OUR STORIES MATTER!
We all have a story. In the August issue of the Byline, three Atlanta journalists share their stories about their experiences and expertise as Black journalists today. Whether they are a seasoned journalist with years of experience or new to the industry, each story is unique. These three journalists share how their humble beginnings as journalists, along with hard work, determination, professional career goals, and experience has led them to accomplish dreams and led them to the fulfilling journalism careers that they enjoy today. The path to success may be different from one person to the next and that is okay. These stories will inspire you to live your purpose and your journey while remembering to reach back and help others.
Positively Portia: Atlanta Newswoman Portia Bruner Talks About New Talk Show
(Pictured: Portia Bruner)
Something that she thought was not possible for her before is a reality today. Atlanta newswoman Portia Bruner is the talk show host for Fox 5 Atlanta’s “Portia,” a nationally distributed lifestyle show that initially began as a voice for African American women. The show focuses on a variety of topics, including faith, fitness, finances, family, and health and appeals to all audiences today.
Bruner decided at a young age that she wanted to be a journalist. The Denver, Colorado native wanted to inspire people like Susan Taylor of Essence Magazine did. Bruner initially thought she would be a print journalist. She has worked as a broadcast journalist for over 20 years. Today, she is known in the newsroom as “Positively Portia” because she says her show is a positive show from start to finish, regardless of how hard the topic is. According to Bruner, her show focuses on everyday people, not just celebrities.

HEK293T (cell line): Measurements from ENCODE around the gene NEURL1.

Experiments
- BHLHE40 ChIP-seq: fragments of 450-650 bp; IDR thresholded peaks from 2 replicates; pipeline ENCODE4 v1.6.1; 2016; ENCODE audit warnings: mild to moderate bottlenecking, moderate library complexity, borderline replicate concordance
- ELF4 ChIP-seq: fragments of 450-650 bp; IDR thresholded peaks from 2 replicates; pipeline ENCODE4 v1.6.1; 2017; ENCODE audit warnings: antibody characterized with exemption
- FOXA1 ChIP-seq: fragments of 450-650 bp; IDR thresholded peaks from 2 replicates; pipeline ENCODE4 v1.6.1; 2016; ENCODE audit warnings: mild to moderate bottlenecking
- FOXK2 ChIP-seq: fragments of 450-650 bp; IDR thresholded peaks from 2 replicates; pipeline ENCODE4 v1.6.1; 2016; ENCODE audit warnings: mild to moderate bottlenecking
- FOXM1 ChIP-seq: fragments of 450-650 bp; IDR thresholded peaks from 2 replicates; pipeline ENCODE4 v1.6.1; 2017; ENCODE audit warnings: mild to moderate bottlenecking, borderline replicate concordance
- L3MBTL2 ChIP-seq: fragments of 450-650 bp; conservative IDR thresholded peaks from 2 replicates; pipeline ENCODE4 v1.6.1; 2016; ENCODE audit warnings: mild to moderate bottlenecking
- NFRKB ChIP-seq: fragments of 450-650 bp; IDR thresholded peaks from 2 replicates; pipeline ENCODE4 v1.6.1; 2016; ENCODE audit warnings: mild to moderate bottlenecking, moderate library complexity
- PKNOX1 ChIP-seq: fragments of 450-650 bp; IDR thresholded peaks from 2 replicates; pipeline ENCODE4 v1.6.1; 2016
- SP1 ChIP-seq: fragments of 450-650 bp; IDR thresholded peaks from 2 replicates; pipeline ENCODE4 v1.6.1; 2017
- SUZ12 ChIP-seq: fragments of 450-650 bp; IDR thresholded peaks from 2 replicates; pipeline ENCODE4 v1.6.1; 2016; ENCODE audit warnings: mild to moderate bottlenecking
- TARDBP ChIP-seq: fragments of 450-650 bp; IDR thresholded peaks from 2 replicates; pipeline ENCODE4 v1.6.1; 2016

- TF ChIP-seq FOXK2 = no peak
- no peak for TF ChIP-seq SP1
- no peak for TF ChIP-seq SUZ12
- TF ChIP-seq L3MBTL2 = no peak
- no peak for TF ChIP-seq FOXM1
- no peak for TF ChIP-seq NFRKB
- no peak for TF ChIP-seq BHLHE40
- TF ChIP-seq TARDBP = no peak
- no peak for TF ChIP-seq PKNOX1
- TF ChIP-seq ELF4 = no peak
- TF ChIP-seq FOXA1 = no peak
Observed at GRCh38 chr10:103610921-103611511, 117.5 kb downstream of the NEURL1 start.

“I’ve always been a storyteller and had this idea of telling stories in space,” Bruner explained. “I was the only child growing up and used to line up my dolls and tell them a story. I watched Oprah Winfrey and Phil Donahue and 60 Minutes. Watching the “Oprah Winfrey Show” in high school and college was so cool. To see this woman who looked like me was so inspiring. I knew this is what I wanted to do.”
Bruner is a Howard University graduate whose journalism career began with an internship she had at NBC4-TV in Washington, DC. She was producing news just out of college and said she knew then that a regular 9 to 5 job was not for her. Her beat at the station was consumer news. At 27 years old, Bruner was a co-anchor at WAPT-TV in Jackson, Mississippi. There she covered big stories around public policy, Black activism, and poverty. Bruner has also worked as a consumer reporter at WTKR-TV in Norfolk, Virginia.
“I was a legislative reporter in Jackson, Mississippi. The lawmakers were supportive. It was my training ground to be a journalist. This is where I learned how to become a passionate advocate for people,” Bruner said. “Over the years, I have also learned how to tell the best story you can to whoever you encounter so that all sides are covered and not share your opinions.”
Bruner has been at Fox 5 Atlanta for 20 years. Over the years, she has covered a variety of topics, including breaking news, crime, lifestyle/human interest stories, and government. Her advice to young journalists today is for them to know their “why.” Know why you do what you do, she said. Be sincere and conscious of what is going on in your communities are other tips she shared. When thinking of ideas for her show, she asks herself “what are women talking about?” Bruner says women are talking about their kid’s safety, their husbands, weight control, and whether women still feel sexy with curves, for example. Her stories also focus on children and men too.
(Pictured: Portia Bruner and guests on show “Portia”)
Additionally, in her free time Bruner has also openly talked about her struggles with stuttering and depression, where she has shared that she took time off from work because she said her job was stressful. She said she wants to be clear with the public about things she has gone through, especially when she said God brought her through something.